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Embattled Arabic School Set to Open in Sept.

Posted by vmsalama on September 1, 2007

By Vivian Salama

Forward Magazine  

NEW YORK – With only days until school bells around the United States signal the start of the 2007-2008 school year, much attention will be focused on one particular school in Brooklyn, New York. 
In so many ways, the Khalil Gibran International Academy (KGIA) is like any of its neighboring schools: it teaches math and science; physical education and art.  However, this middle school has introduced a curriculum with a feature unique to any other school in New York: Arabic language and culture.
In this city of 22 million, there are numerous schools focusing on particular themes, though few have generated as much controversy.  Even before a single student was enrolled, labels such as “public madrassa,” “segregationist,” and “jihadi” were associated with the school.  
Named after famed Lebanese-American poet Khalil Gibran, the school would be one of few across the United States that incorporates the Arabic language into its curriculum.  It joins 70 other dual-language programs, including Spanish, Chinese, Haitian-Creole and Russian, which already exist in New York City. The school’s advisory board is comprised of a diverse range of people from all walks of life, including three rabbis.  Currently 44 students of Middle Eastern descent are enrolled to begin classes in this month. 
Designated to the post of principal of this controversial school was 39-year old Debbie (Dhabah) Almontaser, a Yemeni-American veteran of the New York City public school system.  Having worked to bridge some of the cultural gaps that developed following the attacks of September 11, 2001, Almontaser fiercely defended the Khalil Gibran School saying it was in line with the basic public school requirements for grades 6 through 12. 
Then controversy came knocking on Almontaser’s door.  At a press conference last month in New York, Almontaser defended t-shirts linked to her work on which there was a printed message reading “Intifada NYC.”  Behind the t-shirt is an organization called the Arab Women Active in Art and Media (AWAAM) which printed the t-shirts as a show of solidarity with the Palestinians in Gaza and the West Bank.  Sharing office space with AWAAM is the Saba Association of American Yemenis.  Almontaser is on the Saba board.
When questioned about the t-shirts, Almontaser explained that the Arabic word “Intifada,” literally means “shaking off.”  When further questioned a day later, she took back the comment, but the damage was done.  The president of New York City’s United Federation of Teachers slammed Almontaser for making comments she deemed inflammatory in a sensitive post-September 11th era.  In a statement made to the New York Post, UFT President Randi Weingarten explained “I’m very concerned about it…it’s not OK to explain away ‘Intifada,’ ” she said. “Maybe this was just a real error in judgment for which she has now apologized, or maybe, ultimately, she should not be a principal.”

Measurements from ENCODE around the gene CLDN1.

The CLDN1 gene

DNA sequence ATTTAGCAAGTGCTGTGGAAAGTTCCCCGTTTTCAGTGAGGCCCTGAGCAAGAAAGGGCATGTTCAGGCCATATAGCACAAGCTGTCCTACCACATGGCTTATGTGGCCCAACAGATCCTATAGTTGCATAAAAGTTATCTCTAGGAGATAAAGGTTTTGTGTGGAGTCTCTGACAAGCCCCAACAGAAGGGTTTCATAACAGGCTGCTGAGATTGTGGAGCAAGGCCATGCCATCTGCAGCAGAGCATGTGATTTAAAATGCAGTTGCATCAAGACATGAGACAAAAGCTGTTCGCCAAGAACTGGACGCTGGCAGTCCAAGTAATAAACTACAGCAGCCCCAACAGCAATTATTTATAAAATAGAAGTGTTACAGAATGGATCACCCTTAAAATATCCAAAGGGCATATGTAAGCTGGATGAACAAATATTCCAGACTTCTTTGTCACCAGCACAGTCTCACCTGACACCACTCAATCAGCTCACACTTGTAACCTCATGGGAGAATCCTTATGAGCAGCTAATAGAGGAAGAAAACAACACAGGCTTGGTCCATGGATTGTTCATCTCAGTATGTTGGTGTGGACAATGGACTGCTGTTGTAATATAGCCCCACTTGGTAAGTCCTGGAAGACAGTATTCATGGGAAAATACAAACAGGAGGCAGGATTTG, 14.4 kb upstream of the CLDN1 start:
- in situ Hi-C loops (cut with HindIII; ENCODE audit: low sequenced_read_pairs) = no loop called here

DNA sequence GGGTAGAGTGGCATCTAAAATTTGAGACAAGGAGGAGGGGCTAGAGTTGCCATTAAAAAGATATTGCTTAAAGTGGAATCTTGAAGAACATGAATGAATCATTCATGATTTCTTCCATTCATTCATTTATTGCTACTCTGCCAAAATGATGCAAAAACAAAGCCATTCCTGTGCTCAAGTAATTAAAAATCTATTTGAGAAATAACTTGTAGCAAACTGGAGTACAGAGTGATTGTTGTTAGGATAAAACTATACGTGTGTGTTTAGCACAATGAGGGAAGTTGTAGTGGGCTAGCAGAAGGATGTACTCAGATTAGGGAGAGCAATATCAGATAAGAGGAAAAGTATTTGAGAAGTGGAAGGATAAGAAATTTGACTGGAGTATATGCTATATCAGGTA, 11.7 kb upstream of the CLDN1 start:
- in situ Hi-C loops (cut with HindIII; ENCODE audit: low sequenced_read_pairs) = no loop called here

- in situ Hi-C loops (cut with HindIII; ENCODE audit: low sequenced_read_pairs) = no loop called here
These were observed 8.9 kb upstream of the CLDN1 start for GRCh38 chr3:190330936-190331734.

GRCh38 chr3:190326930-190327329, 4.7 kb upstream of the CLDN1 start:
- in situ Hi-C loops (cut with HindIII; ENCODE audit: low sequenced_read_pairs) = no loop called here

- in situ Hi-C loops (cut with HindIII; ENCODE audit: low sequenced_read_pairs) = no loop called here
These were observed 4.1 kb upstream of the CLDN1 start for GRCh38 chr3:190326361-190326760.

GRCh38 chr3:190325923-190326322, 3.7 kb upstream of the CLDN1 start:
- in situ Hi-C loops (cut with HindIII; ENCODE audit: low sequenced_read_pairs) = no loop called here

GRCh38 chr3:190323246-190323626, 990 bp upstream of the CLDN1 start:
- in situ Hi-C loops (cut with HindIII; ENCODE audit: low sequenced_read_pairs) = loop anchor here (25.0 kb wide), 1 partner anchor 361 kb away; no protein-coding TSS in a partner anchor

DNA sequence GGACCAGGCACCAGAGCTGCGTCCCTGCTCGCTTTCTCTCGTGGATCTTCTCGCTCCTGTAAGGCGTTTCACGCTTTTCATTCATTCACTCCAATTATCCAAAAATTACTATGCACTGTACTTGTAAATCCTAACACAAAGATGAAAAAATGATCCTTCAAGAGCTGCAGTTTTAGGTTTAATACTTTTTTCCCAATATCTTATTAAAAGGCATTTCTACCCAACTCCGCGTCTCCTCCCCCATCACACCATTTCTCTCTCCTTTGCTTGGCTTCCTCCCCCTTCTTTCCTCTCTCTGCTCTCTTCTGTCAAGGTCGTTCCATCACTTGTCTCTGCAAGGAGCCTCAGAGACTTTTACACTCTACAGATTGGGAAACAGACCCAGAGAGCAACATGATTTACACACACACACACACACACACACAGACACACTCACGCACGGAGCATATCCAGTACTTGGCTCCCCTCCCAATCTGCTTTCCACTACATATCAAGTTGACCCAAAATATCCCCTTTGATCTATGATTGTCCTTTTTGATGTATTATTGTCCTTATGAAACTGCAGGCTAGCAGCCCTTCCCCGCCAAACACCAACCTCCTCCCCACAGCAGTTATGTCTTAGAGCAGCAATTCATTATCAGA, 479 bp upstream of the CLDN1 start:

Sure enough, it was only a matter of days before Almontaser stepped down.  Mounting pressure was not enough to close the school down but it was more than enough to dissuade Almontaser from assuming the role as principal of the academy.
“This morning I tendered my resignation to Chancellor Klein, which he accepted,” Almontaser said in a statement, referring to New York Schools Chancellor Joel Klein. “I became convinced yesterday that this week’s headlines were endangering the viability of Khalil Gibran International Academy, even though I apologized.”
The saga did not end there.
Within days of Almontaser’s resignation, the New York Department of Education announced that it had selected an interim principal to replace her.  To take her place is Danielle Salzberg, a woman raised as an Orthodox Jew.  All in all, the seemingly forced resignation of Almontaser coupled with the selection of Salzberg, a longtime educator at the nonprofit New Visions for Public Schools in New York, has been viewed by many as a victory for a faction of the Jewish community that had waged a months-long battle against the school.
         On August 20, some 200 protesters gathered in front of the headquarters of New York’s Department of Education calling for the reinstatement of Almontaser.  Their sentiments were expressed in a New York Daily News editorial written by Egyptian writer Mona Eltahawy.  She wrote, “In any language, a witch hunt is what led Debbie Almontaser to step down as principal of the Khalil Gibran International Academy,” adding, “New York is not as free of hate and racism as I once thought.”
Still plenty of critics continue to speak out against the school, saying that it risks opening the door to extremist Islamic thought.  Conservative American commentator Daniel Pipes wrote on his blog danielpipes.org: “”In principle it is a great idea _ the United States needs more Arabic-speakers. In practice, however, Arabic instruction is heavy with Islamist and Arabist overtones and demands.”
In all likelihood, this Brooklyn middle school has not seen the last of controversy, but parents and administrators alike say the priority is providing a stable environment for its young pupils.  In the meantime, the 44 students currently enrolled in the Khalil Gibran International Academy are scheduled to begin classes – as planned – on September 4, 2007.

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